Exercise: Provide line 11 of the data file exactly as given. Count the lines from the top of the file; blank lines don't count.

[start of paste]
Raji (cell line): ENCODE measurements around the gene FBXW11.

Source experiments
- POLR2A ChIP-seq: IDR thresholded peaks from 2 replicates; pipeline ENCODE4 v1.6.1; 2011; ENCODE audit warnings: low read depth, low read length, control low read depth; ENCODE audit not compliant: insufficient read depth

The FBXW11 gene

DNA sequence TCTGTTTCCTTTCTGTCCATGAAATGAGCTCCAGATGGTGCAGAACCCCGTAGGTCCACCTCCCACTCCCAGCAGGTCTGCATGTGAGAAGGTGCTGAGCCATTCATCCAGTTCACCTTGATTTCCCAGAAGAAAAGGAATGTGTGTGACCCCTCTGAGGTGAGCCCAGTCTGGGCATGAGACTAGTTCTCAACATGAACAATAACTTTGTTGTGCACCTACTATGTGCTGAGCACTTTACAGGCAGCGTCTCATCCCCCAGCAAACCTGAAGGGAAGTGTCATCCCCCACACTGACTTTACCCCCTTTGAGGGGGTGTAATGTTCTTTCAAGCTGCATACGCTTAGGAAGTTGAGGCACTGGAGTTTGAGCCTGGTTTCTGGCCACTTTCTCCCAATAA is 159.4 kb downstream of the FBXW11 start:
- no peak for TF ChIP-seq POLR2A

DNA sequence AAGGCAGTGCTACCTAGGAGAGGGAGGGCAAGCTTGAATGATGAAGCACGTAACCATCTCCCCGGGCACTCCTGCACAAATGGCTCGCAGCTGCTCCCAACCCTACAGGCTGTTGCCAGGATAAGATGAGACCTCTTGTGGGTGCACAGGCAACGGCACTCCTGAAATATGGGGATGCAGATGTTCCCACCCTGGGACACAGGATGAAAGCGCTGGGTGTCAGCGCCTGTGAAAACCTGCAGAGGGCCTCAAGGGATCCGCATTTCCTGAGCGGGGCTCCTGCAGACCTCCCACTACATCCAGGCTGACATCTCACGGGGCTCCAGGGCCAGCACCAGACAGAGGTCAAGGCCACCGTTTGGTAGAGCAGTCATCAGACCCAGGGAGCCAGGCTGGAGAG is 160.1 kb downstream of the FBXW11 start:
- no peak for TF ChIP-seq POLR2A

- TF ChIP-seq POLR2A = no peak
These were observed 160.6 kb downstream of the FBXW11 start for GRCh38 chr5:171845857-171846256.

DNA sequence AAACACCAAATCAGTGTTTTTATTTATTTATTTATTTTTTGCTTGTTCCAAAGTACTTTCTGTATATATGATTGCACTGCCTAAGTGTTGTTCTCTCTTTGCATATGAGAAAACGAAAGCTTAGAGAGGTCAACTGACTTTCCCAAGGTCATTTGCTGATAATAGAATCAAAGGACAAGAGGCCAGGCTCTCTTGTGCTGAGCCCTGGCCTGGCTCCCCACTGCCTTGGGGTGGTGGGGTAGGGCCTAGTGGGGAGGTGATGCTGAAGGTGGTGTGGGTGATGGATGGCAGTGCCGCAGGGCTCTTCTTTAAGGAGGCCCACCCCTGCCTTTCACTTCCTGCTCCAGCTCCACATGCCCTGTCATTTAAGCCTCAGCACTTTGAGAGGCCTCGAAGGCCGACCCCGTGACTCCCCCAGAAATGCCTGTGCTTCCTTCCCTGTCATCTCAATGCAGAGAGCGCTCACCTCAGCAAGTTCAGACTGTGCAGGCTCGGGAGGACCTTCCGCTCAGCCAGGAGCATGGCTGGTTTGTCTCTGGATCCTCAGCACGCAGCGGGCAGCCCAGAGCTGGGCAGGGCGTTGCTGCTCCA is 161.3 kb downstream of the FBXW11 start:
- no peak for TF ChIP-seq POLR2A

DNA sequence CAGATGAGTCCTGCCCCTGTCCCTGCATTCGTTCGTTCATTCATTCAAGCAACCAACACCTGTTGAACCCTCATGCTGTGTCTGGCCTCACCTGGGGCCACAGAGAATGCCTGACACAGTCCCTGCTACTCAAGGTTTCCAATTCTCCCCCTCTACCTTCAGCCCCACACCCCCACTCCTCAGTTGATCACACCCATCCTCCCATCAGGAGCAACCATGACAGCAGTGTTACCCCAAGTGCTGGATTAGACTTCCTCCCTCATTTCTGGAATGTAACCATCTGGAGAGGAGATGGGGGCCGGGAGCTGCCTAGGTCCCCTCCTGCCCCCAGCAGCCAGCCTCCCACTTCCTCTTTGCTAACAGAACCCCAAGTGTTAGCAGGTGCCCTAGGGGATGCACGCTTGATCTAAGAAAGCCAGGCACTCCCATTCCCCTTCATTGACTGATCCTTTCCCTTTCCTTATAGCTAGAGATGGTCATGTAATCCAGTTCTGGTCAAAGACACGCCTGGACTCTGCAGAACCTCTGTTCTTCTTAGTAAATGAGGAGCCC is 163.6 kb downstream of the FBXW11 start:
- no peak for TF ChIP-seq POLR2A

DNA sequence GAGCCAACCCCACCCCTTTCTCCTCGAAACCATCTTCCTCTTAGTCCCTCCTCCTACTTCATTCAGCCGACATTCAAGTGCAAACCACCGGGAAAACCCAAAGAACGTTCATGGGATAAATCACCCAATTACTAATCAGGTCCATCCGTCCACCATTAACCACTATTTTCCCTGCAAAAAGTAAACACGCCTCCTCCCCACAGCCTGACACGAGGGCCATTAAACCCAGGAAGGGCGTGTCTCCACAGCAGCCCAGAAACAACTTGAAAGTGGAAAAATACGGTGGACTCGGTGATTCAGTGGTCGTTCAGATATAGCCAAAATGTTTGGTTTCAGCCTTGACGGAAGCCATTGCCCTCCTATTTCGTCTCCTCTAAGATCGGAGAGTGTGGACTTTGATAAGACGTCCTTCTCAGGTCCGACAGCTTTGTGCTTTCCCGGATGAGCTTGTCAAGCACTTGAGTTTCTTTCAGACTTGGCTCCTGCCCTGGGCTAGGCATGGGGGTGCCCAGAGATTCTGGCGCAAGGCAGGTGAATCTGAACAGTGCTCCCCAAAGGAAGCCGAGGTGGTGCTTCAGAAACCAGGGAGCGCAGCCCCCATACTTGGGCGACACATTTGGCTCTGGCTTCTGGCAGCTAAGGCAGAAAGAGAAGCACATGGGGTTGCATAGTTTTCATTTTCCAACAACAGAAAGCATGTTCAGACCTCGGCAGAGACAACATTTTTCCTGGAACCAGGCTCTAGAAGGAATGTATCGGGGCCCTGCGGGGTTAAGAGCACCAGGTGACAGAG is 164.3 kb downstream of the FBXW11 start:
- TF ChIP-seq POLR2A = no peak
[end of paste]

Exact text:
DNA sequence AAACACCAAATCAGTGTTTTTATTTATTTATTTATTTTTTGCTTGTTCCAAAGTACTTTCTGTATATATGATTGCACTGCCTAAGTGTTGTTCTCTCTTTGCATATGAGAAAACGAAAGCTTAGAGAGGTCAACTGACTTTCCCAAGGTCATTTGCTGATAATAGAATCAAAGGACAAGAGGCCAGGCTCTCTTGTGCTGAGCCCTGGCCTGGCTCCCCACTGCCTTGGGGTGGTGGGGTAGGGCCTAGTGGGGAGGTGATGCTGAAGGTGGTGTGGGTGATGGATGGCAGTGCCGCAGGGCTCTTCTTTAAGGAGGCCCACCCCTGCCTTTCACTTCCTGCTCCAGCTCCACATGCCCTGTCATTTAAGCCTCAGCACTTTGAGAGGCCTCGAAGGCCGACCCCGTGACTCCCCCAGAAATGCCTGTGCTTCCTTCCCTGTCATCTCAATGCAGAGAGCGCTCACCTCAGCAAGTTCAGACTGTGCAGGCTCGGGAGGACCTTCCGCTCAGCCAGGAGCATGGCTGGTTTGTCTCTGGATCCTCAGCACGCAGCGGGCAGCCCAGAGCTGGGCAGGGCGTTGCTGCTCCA is 161.3 kb downstream of the FBXW11 start: